The George Q. Morris Center held events, meals, and classes which helped to shape the experience of thousands of BYU students.

As part of new development to accommodate for the swell of incoming students, Deseret Towers was constructed in 1964 as additional housing. Shortly thereafter in 1965, the George Q. Morris Center, named after an apostle of The Church of Jesus Christ of Latter-day Saints, was opened to provide dining services and a common area to students living in the Towers. 

The Center served as an epicenter of social life for students. In 1973, a cultural experience of France and Germany, which featured a yodeling performance, was held. In 1974, events held at the Morris Center included a winter formal, college bowl, and the play, “You’re a Good Man, Charlie Brown.” In 1976, a charity dance was one of the main events at the center. Voting booths were placed in the Morris Center for student presidential elections. Elections were taken seriously by students and the university had strict regulations regarding campaigns. In 1983, Tom and Don Mullen were penalized when they violated campaign rules by handing out flyers at the Morris Center. Their punishment was one less day of campaigning. Students played pool, had religion classes, and ate their meals at the Morris Center. It was a place where “friendships were formed, [and] romances blossomed.” And, in 1986, when a fire started by an appliance short circuited closed the center, the center quickly opened five months later to resume activities and services.

By 2007, structural concerns with Deseret Towers resulted in its demolition. Since no students were to be staying in the Deseret Towers, the Morris Center’s purpose shifted to accommodate the university’s other needs.  The building’s kitchens were used to assist on-campus catering services. Other parts of the building were used to house BYU’s Independent Study. However, in 2018, to the heartache of those who had enjoyed the Morris Center’s plentiful offerings, the building was closed and demolished. Today, Heritage Halls building 13 occupies the space where the Morris Center once stood.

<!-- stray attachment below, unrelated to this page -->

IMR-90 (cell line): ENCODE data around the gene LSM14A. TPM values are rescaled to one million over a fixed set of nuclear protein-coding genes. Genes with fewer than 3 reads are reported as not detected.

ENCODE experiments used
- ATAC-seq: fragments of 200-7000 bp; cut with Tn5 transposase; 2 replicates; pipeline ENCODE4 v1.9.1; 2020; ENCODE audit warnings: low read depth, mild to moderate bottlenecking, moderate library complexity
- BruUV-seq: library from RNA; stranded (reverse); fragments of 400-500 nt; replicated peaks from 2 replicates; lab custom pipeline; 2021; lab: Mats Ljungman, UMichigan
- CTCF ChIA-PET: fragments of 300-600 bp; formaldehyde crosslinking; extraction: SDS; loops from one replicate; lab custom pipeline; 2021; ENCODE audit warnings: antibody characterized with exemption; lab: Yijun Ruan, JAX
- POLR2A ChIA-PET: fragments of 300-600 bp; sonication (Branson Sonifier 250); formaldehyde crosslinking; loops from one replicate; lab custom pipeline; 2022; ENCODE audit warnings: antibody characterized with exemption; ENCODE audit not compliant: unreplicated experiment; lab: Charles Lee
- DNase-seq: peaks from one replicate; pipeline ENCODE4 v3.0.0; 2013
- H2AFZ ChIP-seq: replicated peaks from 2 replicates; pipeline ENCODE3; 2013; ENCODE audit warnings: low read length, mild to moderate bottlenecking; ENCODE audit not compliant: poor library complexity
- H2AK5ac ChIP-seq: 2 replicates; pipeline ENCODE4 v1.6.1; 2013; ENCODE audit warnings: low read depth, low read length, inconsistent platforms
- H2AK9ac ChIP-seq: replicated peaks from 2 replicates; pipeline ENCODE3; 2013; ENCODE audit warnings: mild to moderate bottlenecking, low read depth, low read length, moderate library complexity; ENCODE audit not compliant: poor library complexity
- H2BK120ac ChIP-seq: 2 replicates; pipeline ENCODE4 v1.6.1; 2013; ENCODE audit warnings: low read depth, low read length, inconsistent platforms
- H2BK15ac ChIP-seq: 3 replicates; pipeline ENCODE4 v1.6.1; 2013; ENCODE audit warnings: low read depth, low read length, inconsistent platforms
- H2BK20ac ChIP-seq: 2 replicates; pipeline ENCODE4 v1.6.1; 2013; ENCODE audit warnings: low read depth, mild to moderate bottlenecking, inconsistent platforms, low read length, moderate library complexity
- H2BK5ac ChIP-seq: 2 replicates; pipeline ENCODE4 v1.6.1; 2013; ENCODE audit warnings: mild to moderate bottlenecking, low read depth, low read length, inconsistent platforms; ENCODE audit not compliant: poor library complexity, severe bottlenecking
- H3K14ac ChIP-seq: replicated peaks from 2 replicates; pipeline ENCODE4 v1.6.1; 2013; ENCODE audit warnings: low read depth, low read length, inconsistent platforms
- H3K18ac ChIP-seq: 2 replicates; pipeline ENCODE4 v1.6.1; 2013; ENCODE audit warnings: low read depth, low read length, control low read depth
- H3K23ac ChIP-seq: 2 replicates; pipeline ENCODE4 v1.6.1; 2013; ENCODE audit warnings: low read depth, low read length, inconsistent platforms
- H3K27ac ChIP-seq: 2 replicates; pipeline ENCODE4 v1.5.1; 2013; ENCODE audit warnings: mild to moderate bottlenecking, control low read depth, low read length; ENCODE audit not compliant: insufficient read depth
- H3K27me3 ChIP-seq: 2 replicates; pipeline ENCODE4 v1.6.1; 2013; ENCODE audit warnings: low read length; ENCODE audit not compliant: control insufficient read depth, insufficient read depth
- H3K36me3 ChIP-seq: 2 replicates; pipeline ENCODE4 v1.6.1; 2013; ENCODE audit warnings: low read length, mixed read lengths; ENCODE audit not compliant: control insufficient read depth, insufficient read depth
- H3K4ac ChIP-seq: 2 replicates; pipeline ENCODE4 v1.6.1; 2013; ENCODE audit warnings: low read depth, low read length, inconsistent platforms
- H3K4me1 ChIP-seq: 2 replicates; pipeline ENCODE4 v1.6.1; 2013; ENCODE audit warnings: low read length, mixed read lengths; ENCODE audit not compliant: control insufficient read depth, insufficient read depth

Images

The Morris Center in the 21st century
The Morris Center in the 21st century Source: “BYU MORC.” GreenwoodKL (pseud.), August 14, 2010. Via Wikimedia Commons (CC BY-SA 3.0). https://commons.wikimedia.org/wiki/File:BYU_MORC.jpg.
The Morris Center in 1965
The Morris Center in 1965 Pictured on the left. Source: “[Deseret Towers, ca. 1965].” 1965. UAP 2 Folder 245. Courtesy University Archives, L. Tom Perry Special Collections, Harold B. Lee Library, Brigham Young University. https://contentdm.lib.byu.edu/digital/collection/BYUPhotos/id/701
George Q. Morris
George Q. Morris The building's namesake, George Q. Morris served as an apostle for The Church of Jesus Christ in the Latter-day Saints. Source: “George Q Morris (1874 - 1962) Profile.” In “George Quayle Morris,” Church History Biographical Database, accessed July 1, 2022. https://history.churchofjesuschrist.org/chd/individual/george-q-morris-1874.

Location

Metadata

Lindsey Meza, Brigham Young University and Makoto Hunter, Brigham Young University, “George Q. Morris Center (MORC),” Intermountain Histories, accessed May 20, 2024, https://www.intermountainhistories.org/items/show/698.